Blackpink's Lisa turns meatball business around in Buri Ram
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Blackpink's Lisa turns meatball business around in Buri Ram

Grilled meatball stalls at the front of Buri Ram railway station, a favourite snack of K-pop singer
Grilled meatball stalls at the front of Buri Ram railway station, a favourite snack of K-pop singer "Lisa". (Photo: Surachai Piragsa)

BURI RAM: The rush on grilled and deep-fried meatballs continued, five days after Thai K-pop star Lalisa "Lisa" Manoban said they were among the first things she would buy if she could return to her home province from Korea.

Vendors in the square at the front of Buri Ram railway station said orders were pouring in from out of town since the singer unveiled her favourite snack, they were hard-pressed to keep up.

Arunsri Kamnerdklang, who runs the Yai Pha shop, and Ratchanok Maneewan, owner of Je Nok Kok shop, said sales had been only a few hundred baht a day until Lisa's interview. They had since rocketed to over 10-thousand baht a day, mostly online orders from other provinces. (continues below)

Lisa said in an interview with Woody aired on Saturday that she missed her parents' home-cooked meals as she had now been away from Buri Ram for almost two years.

The singer also said she longed to return to the stalls near the railway station and eat their  meatballs again, covered in their delicious sauce.

"People buy and eat them right there at Buri Ram train station," she said. "They're really popular."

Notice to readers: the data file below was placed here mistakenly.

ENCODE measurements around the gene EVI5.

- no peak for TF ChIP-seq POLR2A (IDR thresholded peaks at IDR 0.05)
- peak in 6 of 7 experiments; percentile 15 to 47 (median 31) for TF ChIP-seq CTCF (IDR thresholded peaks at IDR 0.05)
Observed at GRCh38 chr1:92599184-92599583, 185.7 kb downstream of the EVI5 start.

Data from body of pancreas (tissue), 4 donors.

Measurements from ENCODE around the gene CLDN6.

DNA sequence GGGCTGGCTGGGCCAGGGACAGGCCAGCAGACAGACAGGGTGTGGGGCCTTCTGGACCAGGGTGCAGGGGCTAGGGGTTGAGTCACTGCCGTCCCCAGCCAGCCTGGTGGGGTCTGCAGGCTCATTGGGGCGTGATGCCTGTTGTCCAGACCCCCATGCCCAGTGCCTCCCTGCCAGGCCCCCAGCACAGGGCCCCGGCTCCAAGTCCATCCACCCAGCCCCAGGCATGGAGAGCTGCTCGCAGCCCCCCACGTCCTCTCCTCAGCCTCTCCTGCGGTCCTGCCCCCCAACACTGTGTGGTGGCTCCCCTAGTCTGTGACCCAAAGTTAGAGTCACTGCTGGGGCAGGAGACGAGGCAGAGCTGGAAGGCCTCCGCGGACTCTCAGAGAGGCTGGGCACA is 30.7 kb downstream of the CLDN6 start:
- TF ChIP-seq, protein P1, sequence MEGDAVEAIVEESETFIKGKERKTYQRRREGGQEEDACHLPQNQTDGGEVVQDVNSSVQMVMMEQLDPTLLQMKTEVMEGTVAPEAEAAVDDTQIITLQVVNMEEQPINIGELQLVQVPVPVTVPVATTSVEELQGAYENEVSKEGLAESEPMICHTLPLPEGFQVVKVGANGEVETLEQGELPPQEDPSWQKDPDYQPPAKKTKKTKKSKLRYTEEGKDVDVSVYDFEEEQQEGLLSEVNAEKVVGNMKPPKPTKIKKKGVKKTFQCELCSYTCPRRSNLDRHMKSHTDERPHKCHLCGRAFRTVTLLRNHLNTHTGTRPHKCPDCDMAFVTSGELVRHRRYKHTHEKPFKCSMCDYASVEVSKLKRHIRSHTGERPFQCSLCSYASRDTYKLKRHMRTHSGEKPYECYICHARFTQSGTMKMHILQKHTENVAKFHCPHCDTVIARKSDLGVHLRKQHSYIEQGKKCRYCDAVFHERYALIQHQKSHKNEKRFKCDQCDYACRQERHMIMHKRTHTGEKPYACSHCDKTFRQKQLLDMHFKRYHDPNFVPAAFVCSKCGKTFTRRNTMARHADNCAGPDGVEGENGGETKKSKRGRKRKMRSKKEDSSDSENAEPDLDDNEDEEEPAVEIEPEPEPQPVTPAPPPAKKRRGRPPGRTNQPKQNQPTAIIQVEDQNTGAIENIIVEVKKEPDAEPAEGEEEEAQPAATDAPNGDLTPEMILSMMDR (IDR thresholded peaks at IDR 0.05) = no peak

"The highlight is the sauce found only in Buri Ram."

Her favourite dipping sauce was with Thai chili paste.

Lisa did not say whether her preference was grilled or deep fried meatballs. (continues below)

A vendor shows a bag of uncooked meatballs and Lisa's favourite sauce. (Photo: Surachai Piragsa)

The interview was aired one day after she released her first solo single, Lalisa, since joining Blackpink, one of the most popular K-pop bands in South Korea.

The music video broke records within hours of its release on YouTube, with 151 million views as of Thursday morning.

Ms Arunsri and Ms Ratchanok said all meatball shops there now offered the sauce Lisa liked most, and she would get free meatballs and sauce of her choice when she comes back.

A  big bag of meatballs with a small bottle of sauce is sold for 60-100 baht. Fresh grilled or fried meatballs sell for 5-10 baht a skewer, with dipping sauce. (continues below)

Customers queue at the market to buy fried meatballs. (Photo: Surachai Piragsa)

Thanomwan Sinthurat, a regular customer who lives in the town, said friends and acquaintances in Bangkok, Chaiyaphum and even southern provinces had asked her to order and send them meathballs and sauce from Lisa's favourite stalls. 

Bordin Ruengsuksriwong, the provincial Tourism Industry Council president, told Thai PBS that people stood around the stalls, eating them, after buying the cooked meathballs, one of the traditions of the province.

The business had struggled since the Covid-19 pandemic began as customers were afraid of eating out. Some vendors had no choice but to shut down their stalls, he said.

"Now some shops have about 2,000 orders a day. This is unprecedented and business is even better than pre-Covid 19," he said.

He thanked Lisa for helping rejuvenate the meatball business.

Buri Ram tourism officials expect a windfall gain in visitors in the fourth quarter, partly due to Lisa's promotional interview.

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